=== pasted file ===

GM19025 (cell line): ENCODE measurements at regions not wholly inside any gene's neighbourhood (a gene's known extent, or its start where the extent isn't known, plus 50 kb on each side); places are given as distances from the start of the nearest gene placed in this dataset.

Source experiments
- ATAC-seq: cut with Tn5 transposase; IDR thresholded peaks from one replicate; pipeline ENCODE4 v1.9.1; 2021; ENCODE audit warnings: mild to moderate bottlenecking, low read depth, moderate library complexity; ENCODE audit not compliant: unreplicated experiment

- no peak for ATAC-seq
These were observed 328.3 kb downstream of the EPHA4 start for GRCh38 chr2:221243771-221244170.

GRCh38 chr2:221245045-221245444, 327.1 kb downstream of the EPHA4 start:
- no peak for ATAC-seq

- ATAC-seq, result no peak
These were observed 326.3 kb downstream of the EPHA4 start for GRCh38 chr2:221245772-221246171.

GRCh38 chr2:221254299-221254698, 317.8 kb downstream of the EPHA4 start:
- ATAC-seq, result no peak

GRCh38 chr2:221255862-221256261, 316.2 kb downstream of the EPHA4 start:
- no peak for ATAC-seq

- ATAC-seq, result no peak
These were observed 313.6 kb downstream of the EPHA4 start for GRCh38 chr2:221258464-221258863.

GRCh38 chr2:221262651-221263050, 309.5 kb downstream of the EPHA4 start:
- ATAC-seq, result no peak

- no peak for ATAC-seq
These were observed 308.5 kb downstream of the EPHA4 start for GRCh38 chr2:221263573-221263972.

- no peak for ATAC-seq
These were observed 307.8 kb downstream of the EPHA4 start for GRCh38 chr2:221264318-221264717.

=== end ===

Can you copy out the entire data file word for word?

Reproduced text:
GM19025 (cell line): ENCODE measurements at regions not wholly inside any gene's neighbourhood (a gene's known extent, or its start where the extent isn't known, plus 50 kb on each side); places are given as distances from the start of the nearest gene placed in this dataset.

Source experiments
- ATAC-seq: cut with Tn5 transposase; IDR thresholded peaks from one replicate; pipeline ENCODE4 v1.9.1; 2021; ENCODE audit warnings: mild to moderate bottlenecking, low read depth, moderate library complexity; ENCODE audit not compliant: unreplicated experiment

- no peak for ATAC-seq
These were observed 328.3 kb downstream of the EPHA4 start for GRCh38 chr2:221243771-221244170.

GRCh38 chr2:221245045-221245444, 327.1 kb downstream of the EPHA4 start:
- no peak for ATAC-seq

- ATAC-seq, result no peak
These were observed 326.3 kb downstream of the EPHA4 start for GRCh38 chr2:221245772-221246171.

GRCh38 chr2:221254299-221254698, 317.8 kb downstream of the EPHA4 start:
- ATAC-seq, result no peak

GRCh38 chr2:221255862-221256261, 316.2 kb downstream of the EPHA4 start:
- no peak for ATAC-seq

- ATAC-seq, result no peak
These were observed 313.6 kb downstream of the EPHA4 start for GRCh38 chr2:221258464-221258863.

GRCh38 chr2:221262651-221263050, 309.5 kb downstream of the EPHA4 start:
- ATAC-seq, result no peak

- no peak for ATAC-seq
These were observed 308.5 kb downstream of the EPHA4 start for GRCh38 chr2:221263573-221263972.

- no peak for ATAC-seq
These were observed 307.8 kb downstream of the EPHA4 start for GRCh38 chr2:221264318-221264717.